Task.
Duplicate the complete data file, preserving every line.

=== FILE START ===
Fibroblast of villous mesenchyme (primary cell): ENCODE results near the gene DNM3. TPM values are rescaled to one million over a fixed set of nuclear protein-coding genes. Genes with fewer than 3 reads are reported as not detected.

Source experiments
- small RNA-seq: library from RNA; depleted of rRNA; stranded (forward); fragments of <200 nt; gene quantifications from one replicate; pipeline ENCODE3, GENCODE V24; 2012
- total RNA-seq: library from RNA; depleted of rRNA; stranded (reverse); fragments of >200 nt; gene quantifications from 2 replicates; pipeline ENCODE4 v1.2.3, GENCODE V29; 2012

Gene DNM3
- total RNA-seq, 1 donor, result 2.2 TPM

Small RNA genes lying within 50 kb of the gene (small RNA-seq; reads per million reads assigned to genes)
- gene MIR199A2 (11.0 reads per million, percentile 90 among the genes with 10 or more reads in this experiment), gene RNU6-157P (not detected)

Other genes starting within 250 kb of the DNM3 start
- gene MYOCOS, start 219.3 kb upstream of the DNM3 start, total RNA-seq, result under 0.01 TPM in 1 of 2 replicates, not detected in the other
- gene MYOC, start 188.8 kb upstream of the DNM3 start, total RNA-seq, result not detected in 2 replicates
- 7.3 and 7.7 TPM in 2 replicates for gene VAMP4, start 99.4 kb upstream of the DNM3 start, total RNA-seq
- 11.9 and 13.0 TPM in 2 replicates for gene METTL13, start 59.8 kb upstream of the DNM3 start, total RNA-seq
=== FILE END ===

Fibroblast of villous mesenchyme (primary cell): ENCODE results near the gene DNM3. TPM values are rescaled to one million over a fixed set of nuclear protein-coding genes. Genes with fewer than 3 reads are reported as not detected.

Source experiments
- small RNA-seq: library from RNA; depleted of rRNA; stranded (forward); fragments of <200 nt; gene quantifications from one replicate; pipeline ENCODE3, GENCODE V24; 2012
- total RNA-seq: library from RNA; depleted of rRNA; stranded (reverse); fragments of >200 nt; gene quantifications from 2 replicates; pipeline ENCODE4 v1.2.3, GENCODE V29; 2012

Gene DNM3
- total RNA-seq, 1 donor, result 2.2 TPM

Small RNA genes lying within 50 kb of the gene (small RNA-seq; reads per million reads assigned to genes)
- gene MIR199A2 (11.0 reads per million, percentile 90 among the genes with 10 or more reads in this experiment), gene RNU6-157P (not detected)

Other genes starting within 250 kb of the DNM3 start
- gene MYOCOS, start 219.3 kb upstream of the DNM3 start, total RNA-seq, result under 0.01 TPM in 1 of 2 replicates, not detected in the other
- gene MYOC, start 188.8 kb upstream of the DNM3 start, total RNA-seq, result not detected in 2 replicates
- 7.3 and 7.7 TPM in 2 replicates for gene VAMP4, start 99.4 kb upstream of the DNM3 start, total RNA-seq
- 11.9 and 13.0 TPM in 2 replicates for gene METTL13, start 59.8 kb upstream of the DNM3 start, total RNA-seq